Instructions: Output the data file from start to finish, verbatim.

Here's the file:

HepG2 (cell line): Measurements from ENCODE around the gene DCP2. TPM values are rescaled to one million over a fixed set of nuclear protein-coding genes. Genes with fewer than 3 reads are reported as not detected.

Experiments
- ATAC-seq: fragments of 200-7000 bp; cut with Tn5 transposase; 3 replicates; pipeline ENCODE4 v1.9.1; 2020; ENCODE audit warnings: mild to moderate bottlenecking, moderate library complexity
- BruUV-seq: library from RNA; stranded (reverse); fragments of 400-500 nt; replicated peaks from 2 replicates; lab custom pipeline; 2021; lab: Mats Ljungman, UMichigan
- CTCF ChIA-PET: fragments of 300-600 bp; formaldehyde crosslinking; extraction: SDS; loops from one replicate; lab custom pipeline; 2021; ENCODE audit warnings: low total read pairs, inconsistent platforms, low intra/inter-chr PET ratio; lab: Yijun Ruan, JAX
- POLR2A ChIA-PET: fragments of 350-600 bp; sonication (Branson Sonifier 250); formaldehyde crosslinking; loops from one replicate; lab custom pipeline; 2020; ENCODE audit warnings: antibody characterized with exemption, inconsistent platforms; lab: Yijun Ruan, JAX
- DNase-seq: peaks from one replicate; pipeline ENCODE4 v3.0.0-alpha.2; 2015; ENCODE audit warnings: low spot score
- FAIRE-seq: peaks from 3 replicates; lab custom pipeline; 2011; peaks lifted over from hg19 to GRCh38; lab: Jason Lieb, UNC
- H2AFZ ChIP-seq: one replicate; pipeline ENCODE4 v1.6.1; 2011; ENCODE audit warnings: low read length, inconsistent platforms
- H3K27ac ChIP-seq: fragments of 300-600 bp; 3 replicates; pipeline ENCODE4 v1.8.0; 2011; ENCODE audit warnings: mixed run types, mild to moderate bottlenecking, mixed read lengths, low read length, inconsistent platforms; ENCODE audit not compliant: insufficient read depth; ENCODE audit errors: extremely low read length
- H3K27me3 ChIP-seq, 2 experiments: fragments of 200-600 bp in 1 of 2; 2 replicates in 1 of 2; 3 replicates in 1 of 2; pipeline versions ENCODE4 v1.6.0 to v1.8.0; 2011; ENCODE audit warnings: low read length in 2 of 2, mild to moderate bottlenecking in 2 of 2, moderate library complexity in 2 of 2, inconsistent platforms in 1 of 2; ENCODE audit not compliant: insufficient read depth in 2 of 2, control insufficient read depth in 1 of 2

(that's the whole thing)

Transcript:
HepG2 (cell line): Measurements from ENCODE around the gene DCP2. TPM values are rescaled to one million over a fixed set of nuclear protein-coding genes. Genes with fewer than 3 reads are reported as not detected.

Experiments
- ATAC-seq: fragments of 200-7000 bp; cut with Tn5 transposase; 3 replicates; pipeline ENCODE4 v1.9.1; 2020; ENCODE audit warnings: mild to moderate bottlenecking, moderate library complexity
- BruUV-seq: library from RNA; stranded (reverse); fragments of 400-500 nt; replicated peaks from 2 replicates; lab custom pipeline; 2021; lab: Mats Ljungman, UMichigan
- CTCF ChIA-PET: fragments of 300-600 bp; formaldehyde crosslinking; extraction: SDS; loops from one replicate; lab custom pipeline; 2021; ENCODE audit warnings: low total read pairs, inconsistent platforms, low intra/inter-chr PET ratio; lab: Yijun Ruan, JAX
- POLR2A ChIA-PET: fragments of 350-600 bp; sonication (Branson Sonifier 250); formaldehyde crosslinking; loops from one replicate; lab custom pipeline; 2020; ENCODE audit warnings: antibody characterized with exemption, inconsistent platforms; lab: Yijun Ruan, JAX
- DNase-seq: peaks from one replicate; pipeline ENCODE4 v3.0.0-alpha.2; 2015; ENCODE audit warnings: low spot score
- FAIRE-seq: peaks from 3 replicates; lab custom pipeline; 2011; peaks lifted over from hg19 to GRCh38; lab: Jason Lieb, UNC
- H2AFZ ChIP-seq: one replicate; pipeline ENCODE4 v1.6.1; 2011; ENCODE audit warnings: low read length, inconsistent platforms
- H3K27ac ChIP-seq: fragments of 300-600 bp; 3 replicates; pipeline ENCODE4 v1.8.0; 2011; ENCODE audit warnings: mixed run types, mild to moderate bottlenecking, mixed read lengths, low read length, inconsistent platforms; ENCODE audit not compliant: insufficient read depth; ENCODE audit errors: extremely low read length
- H3K27me3 ChIP-seq, 2 experiments: fragments of 200-600 bp in 1 of 2; 2 replicates in 1 of 2; 3 replicates in 1 of 2; pipeline versions ENCODE4 v1.6.0 to v1.8.0; 2011; ENCODE audit warnings: low read length in 2 of 2, mild to moderate bottlenecking in 2 of 2, moderate library complexity in 2 of 2, inconsistent platforms in 1 of 2; ENCODE audit not compliant: insufficient read depth in 2 of 2, control insufficient read depth in 1 of 2